Rio de Janeiro, Brazil, is a riot of natural, human, and cultural vibrancy—lush rain forest, engaging locals, African rhythms—and outsiders are openly welcomed.
You can stare at it from Ipanema Beach, but the best way to experience Morro Dois Irmãos (Two Brothers Hill), named for its sibling peaks, is the just-under-one-mile, moderately difficult hiking trail leading to a glorious view from the top. Your journey starts with a moto-taxi ride up through the Vidigal favela, a route safe for visitors (except for the moto-taxi part).
With 15 square miles of rain forest within the city limits, Tijuca Natonal Park is home to hiking trails, waterfalls, scenic outlooks, and the iconic Christ the Redeemer statue. Parts may look virgin, but Tijuca was reclaimed from ranches and coffee plantations beginning in the mid-19th century. If it doesn’t matter to the monkeys, foxes, toucans, and sloths, why should it matter to you?
At least 900,000 African captives debarked from slave ships onto Valongo Wharf in the 19th century. Excavated in 2011, its various layers of remains are not wildly impressive, but their significance is. UNESCO declared it a World Heritage site in 2017, noting it is “the most important physical evidence associated with the historic arrival of enslaved Africans on the American continent.”
Rio’s flashiest Olympic-era museum is the futuristic, outward-looking Museum of Tomorrow, designed by Santiago Calatrava. But a stroll across Mauá Square (which you’re bound to stroll across anyway) is the Rio Museum of Art, which houses exhibits that take an unvarnished look inward at the city’s rich, artistic, and oftentimes socially troubled past.
Best Day Trip
One day isn’t quite enough to make like Emperor Dom Pedro II and head to the mountain resort town of Petropolis. But it’s plenty of time to drive to Prainha or Grumari beaches, in an environmentally protected area in the western reaches of Rio. The extra-ambitious can get an early start and cram in an afternoon visit to the nearby Sítio Roberto Burle Marx, the former home of one of the world’s most celebrated landscape architects.
Off the Beaten Path
There are plenty of parks and plazas for relaxing in more touristy neighborhoods, but none can capture the vibe of heading to the Laranjeiras neighborhood, buying a beer from a street vendor, and cracking it open on San Salvador Square alongside relaxed locals (and sometimes live music). Good bars and restaurants nearby can turn a late-afternoon hangout into a full evening.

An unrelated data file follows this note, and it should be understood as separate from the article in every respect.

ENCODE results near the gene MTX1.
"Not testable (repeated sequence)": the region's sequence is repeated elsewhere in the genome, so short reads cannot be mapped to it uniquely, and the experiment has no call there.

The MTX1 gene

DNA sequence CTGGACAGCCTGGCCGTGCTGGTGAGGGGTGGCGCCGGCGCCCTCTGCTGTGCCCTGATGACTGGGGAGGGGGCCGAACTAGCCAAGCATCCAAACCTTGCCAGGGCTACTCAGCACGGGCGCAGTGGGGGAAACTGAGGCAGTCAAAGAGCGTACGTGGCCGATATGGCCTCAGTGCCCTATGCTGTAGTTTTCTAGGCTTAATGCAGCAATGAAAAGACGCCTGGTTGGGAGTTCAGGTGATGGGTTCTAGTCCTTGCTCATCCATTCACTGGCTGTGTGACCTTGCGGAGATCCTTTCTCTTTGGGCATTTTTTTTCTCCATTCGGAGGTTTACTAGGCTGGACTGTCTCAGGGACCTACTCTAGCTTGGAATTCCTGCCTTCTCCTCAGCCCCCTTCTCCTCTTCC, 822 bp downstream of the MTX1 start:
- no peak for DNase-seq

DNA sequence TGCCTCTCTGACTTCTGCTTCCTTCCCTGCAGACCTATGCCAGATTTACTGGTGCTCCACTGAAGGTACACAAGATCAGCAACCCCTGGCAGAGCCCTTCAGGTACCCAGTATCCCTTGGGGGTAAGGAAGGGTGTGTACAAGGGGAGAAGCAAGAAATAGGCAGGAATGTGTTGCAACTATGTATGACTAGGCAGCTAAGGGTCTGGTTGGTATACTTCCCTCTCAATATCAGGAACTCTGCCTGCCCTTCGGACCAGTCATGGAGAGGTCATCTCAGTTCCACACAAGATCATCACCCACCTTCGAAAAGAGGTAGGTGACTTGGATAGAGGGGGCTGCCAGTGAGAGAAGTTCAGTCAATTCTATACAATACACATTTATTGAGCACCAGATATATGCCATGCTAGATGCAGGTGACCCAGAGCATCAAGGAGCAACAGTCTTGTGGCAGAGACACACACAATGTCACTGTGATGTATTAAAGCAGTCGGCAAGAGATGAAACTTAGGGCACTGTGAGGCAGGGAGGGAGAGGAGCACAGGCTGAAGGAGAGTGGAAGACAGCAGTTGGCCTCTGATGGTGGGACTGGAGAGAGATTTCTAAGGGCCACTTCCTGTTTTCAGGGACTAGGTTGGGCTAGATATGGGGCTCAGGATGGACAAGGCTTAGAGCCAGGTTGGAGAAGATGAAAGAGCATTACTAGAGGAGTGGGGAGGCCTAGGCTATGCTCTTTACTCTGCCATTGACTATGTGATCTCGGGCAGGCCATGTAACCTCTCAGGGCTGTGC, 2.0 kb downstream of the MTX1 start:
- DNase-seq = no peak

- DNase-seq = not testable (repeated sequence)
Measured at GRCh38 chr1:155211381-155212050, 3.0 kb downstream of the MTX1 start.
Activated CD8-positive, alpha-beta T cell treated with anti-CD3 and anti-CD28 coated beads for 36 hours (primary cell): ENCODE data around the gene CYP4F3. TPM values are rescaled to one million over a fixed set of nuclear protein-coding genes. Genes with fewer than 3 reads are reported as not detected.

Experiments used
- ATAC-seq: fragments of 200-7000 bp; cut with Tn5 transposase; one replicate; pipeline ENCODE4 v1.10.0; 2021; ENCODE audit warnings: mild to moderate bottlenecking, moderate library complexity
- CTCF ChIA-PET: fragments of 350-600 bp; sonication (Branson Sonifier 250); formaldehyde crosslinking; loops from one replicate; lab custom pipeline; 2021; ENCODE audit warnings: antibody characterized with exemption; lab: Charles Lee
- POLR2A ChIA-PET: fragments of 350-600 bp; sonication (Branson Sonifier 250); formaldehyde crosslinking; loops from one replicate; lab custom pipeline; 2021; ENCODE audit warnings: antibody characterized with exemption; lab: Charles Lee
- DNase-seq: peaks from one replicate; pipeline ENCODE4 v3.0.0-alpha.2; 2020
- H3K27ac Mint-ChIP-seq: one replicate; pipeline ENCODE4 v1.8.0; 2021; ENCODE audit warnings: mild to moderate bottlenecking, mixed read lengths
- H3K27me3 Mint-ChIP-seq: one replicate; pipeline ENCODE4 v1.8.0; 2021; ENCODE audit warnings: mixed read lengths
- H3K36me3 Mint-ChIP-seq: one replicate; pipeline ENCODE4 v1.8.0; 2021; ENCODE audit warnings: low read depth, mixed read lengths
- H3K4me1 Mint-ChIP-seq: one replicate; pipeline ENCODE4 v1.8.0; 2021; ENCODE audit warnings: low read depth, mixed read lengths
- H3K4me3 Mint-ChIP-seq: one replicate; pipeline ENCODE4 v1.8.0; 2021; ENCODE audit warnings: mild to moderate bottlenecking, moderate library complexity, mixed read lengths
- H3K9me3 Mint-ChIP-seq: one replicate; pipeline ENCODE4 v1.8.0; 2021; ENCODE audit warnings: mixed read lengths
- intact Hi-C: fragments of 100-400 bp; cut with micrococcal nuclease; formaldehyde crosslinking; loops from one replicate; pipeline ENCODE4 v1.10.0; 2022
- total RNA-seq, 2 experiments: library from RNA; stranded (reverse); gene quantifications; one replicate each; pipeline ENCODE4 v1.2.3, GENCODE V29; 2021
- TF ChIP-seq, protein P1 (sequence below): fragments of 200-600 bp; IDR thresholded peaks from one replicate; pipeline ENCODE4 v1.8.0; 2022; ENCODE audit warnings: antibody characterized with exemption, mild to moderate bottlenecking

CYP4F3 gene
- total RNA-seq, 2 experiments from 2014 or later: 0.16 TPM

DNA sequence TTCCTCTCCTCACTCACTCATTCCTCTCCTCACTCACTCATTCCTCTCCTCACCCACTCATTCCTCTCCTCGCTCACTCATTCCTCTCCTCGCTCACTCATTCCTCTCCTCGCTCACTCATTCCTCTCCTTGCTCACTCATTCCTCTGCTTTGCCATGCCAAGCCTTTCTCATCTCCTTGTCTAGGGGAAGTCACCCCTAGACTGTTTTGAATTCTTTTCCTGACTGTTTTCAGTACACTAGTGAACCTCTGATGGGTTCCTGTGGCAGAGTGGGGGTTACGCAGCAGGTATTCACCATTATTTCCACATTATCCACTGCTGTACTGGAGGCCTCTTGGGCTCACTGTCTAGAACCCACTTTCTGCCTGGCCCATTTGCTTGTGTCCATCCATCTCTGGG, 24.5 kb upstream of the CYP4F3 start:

Most Iconic Experience
Put on your skimpiest Speedo or bikini, leave your valuables at home, head to Ipanema Beach, and claim any stretch of sand near Posto 9 (Lifeguard Station #9). You’re not going for the beauty of the beach but to sit in your rented beach chair sipping a passion fruit caipirinha and observing Cariocas in their native habitat. No one does beaches better.
- Nat Geo Expeditions
For drinking and dancing, head to the live music clubs and thronged streets of Lapa, a downtown neighborhood equally famous for its nightlife as the towering white arches of its 18th century aqueduct. Visitors and locals mix easily, mostly in harmony. Still, avoid empty streets as you make your way to famous spots like Circo Voador, Carioca da Gema, Semente, and Rio Scenarium.
Downtown Rio, dodgy but improving, has some incredible old churches and theaters to explore. Slightly less impressive from the outside is the Real Gabinete Portugues de Leitura (Royal Portuguese Reading Room), but step inside and be dazzled by this Gothic-Renaissance-style library opened in 1837 to bring centuries of Portuguese literature to the newly independent nation of Brazil.
Cariocas take fitness seriously and love to show off the results. One-piece bathing suits are rare for women of any age or shape, and even far from the beach at neighborhood bars or open-air nightspots, you’d be forgiven for thinking that many Carioca men simply don’t own T-shirts.